• Yes, you are of course correct. The pic I picked is not a group of my deceased relatives, or otherwise associated with familial bonds and affections. It is an example of the pics I take these days, featuring the horizontal lines of sea grass, beach, ocean, horizon and sky; a non-human grouping, arguably with some resonance, arguably with some strength of character, arguably a family of its own nature and dimensions, and a source of comfort, cold comfort to be sure. If this pic does not fit the traditional or expected mold for a group photo, I hope it will not ruffle, and that it will be deemed just an alternative perspective.

  4. Poor Jonathan, sounds like tech is getting the better of you!

    I solve all my tech problems by calling our wonderful tech guy – he screen-shares, and altho he charges a goodly hourly fee, it’s well worth it for the time and aggravation saved. And if you can live without Siri, you can do what I did – go to Settings and turn her the hell off!

  5. Suzy, upon further retrospection I acknowledge some passive aggression in my selection of a non-human group photo in my response to this prompt. Overt sentimentality, and wistful nostalgia (which is how I perceived the intended direction of the prompt) tend to provoke my nerve endings. I gasped for fresh ocean air, and a limitless horizon (an escape from my grandmother’s stuffy, darkening parlor, for example). I delayed stepping into it with my techno prologue.
    Jon

  6. Love the groupings of dune grass in your featured photo, Jonathan! They sadden me, however. Their time of greenery under the summer sun has passed and they remain, mere husks of their former selves. Oh, woe!

  7. Laurie Levy says:

    I loved your techno rant, Jon. I also tried to get rid of Siri because she kept popping up on my phone when I was trying to do something else. After I turned her off, I couldn’t get the flashlight to work. Turned her back on and just asked. Voila! When anything technical freezes in our house, we just unplug it and plug it back in. 99% of the time, it works. Even worked on my computer, although I have been told it’s not good to do this. Same with my phone. Turn it off and back on. Wish I had a plug for my brain some days.

    • Siri is a wily and resilient foe. She won’t take “no” for an answer, rather she is programmed (by the best programmers money can buy) to make tactical pauses while she plans her next assault. I am sure she will prevail, and that I will become as dependent upon her as I have become upon the other wondrous features of my I-phone (she reminds me of the insidious invasive vine which creeps under my back yard soil, rising to choke my hydrangeas, impervious to my vain and foolish efforts to weed her out).

  8. Betsy Pfau says:

    Oh Jon, I understand your rant completely. Here’s one for you. I never got a notice from Retrospect that you or Dale had posted new stories (I follow both of you and should be notified). And I’ve been on Retro recently, editing upcoming stories. So I’m baffled by that tech snafu. I assure you, I wasn’t ignoring you. By the way, I live less than a mile from the Chestnut Hill Mall, if you want to meet up sometime. I drive through there often to get across Rte 9 to my club (Equinox).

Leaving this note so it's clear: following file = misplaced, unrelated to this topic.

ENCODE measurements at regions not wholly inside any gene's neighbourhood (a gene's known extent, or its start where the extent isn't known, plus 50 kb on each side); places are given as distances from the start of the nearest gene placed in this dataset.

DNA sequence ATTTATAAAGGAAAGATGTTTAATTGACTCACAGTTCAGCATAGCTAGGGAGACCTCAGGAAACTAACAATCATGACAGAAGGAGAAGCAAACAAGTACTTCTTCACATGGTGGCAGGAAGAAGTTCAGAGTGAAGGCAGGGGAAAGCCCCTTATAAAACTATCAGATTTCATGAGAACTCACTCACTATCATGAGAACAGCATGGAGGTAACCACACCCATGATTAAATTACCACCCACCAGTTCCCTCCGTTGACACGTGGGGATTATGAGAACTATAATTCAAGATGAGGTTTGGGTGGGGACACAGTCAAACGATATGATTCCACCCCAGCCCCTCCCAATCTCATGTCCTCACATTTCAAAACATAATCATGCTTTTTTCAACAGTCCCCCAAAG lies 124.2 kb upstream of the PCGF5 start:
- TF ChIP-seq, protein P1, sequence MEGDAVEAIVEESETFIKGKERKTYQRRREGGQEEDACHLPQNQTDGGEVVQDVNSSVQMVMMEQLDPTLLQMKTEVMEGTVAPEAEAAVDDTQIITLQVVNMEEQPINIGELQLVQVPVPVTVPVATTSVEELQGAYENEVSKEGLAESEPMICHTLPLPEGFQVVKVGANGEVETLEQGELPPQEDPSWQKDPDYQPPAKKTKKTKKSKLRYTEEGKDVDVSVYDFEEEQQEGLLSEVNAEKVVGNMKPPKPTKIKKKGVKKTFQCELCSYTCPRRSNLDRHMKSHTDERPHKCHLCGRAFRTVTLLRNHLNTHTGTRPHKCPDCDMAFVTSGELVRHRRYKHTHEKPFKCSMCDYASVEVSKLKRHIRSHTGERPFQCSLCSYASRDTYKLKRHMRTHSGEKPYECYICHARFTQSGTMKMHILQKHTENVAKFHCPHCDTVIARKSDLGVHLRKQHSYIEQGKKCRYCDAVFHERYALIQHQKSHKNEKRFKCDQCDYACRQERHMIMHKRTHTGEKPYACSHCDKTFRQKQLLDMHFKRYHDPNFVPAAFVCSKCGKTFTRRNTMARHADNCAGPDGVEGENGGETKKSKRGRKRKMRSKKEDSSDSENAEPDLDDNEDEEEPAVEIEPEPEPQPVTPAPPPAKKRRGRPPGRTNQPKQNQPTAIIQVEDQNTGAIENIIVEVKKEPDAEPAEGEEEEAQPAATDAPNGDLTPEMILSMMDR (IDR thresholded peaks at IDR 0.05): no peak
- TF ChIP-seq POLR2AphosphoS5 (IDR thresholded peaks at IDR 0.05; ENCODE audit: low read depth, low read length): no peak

I also HATE that I it takes forever to actually talk to a human these days and then the person invariably is overseas with a heavy accent and is almost impossible to understand. Yesterday I was notified that a Substack column I subscribed to last year would be automatically renewed in 6 days! It was not as wonderful as I’d hoped it would be and I did not care to renew it (I could still read it free; the only thing to pay for was the ability to comment, read the comments and on Friday he does a Zoom interview with someone “interesting”; I never partake of that either, so definitely not worth my money). So I clicked on the link, but it just took me to terms and conditions, nothing about MY account. I responded to the email, got back an email saying that wasn’t a monitored email, but gave a link to one that was. I responded to that, gave the name of site that I wanted to discontinue, my email, the reasons I just enumerated and got back a very pleasant email confirming that my subscription would be cancelled (I never knew it was auto-renewal in the first place). Persistence does pay off.

    I rather like your grouping of seagrass, particularly as it is bitter cold here with that nor’easter on the way. So looking at the blue horizon was a treat this morning (of course, the sky is quite blue, it’s just bitter cold out right now, as you know).

    My iPhone updated a few nights ago too. I am usually not a big fan of what transpires during an update, but I don’t mind Siri. I almost never use it, but it doesn’t get in my way.

    However, unlike you, I love all my family photos from ages ago. I cherish them, for the history they tell about my family. I pared them down to something manageable and didn’t use much text with my story this week, just photos, dating back to the 1880s. So I did go back to those musty old photos. I love ’em!

  9. Betsy,
    Yes, Bloomingdale’s, the Apple Store, your (high end) Equinox gym, the Bagel Table (where I got my morning bagels 🥯), Davio’s (my current favorite restaurant) the Sunoco gas station ⛽️ on Rte 9, the stores on The Street where the old Franklin Simon, Best & Co, and Stearns department stores used to be in the 1950s, when my grandmother would take me to Hammond Pond to feed the ducks ( a not photographed memory), the Star Market at the corner of Hammond and Rte 9 which has been there (in one incarnation or another) since the beginning, the olde Cricket 🦗 Club across from the Star where they used to stage the national amateur tournaments (a beer 🍺 on a warm afternoon, watching the tennis, was not half bad), the olde Chestnut Hill post office (with its wishful mural of peace and sharing between the invasive Pilgrims and the pre-existing inhabitants), and all the other new and trendy places, and monuments and relics of the shifting times, in this neck of my lifelong woods.
    Jon

    • Betsy Pfau says:

      We have lived here 35 years, so the post office and Star Market are well-ingrained, but not all the other lovely stores you mention. I’ve only been to Davios a few time, but we are discussing going (we go to Legal Seafoods often). You know the area well. Thank you for taking me back before I lived here to Best & Co, Stearns, etc. Wonderful.

  10. Susan Bennet says:

    Jonathan, this is HILARIOUS and so well done. Please keep them coming.

    I wonder if the others noticed your mention of the Tom Brady docu? I am outraged that anyone would refer to TB as a Man in the Arena. That’s always to be reserved for TR. Bully!

    • Thank you, Susan. Note, TB at the outset of his docudrama (which is red meat for carnivorous TB fans, although I lost my appetite for him when he left town) gave credit to TR for the title. I understand that revisionist historians are now chipping away at the foundation of the TR legend.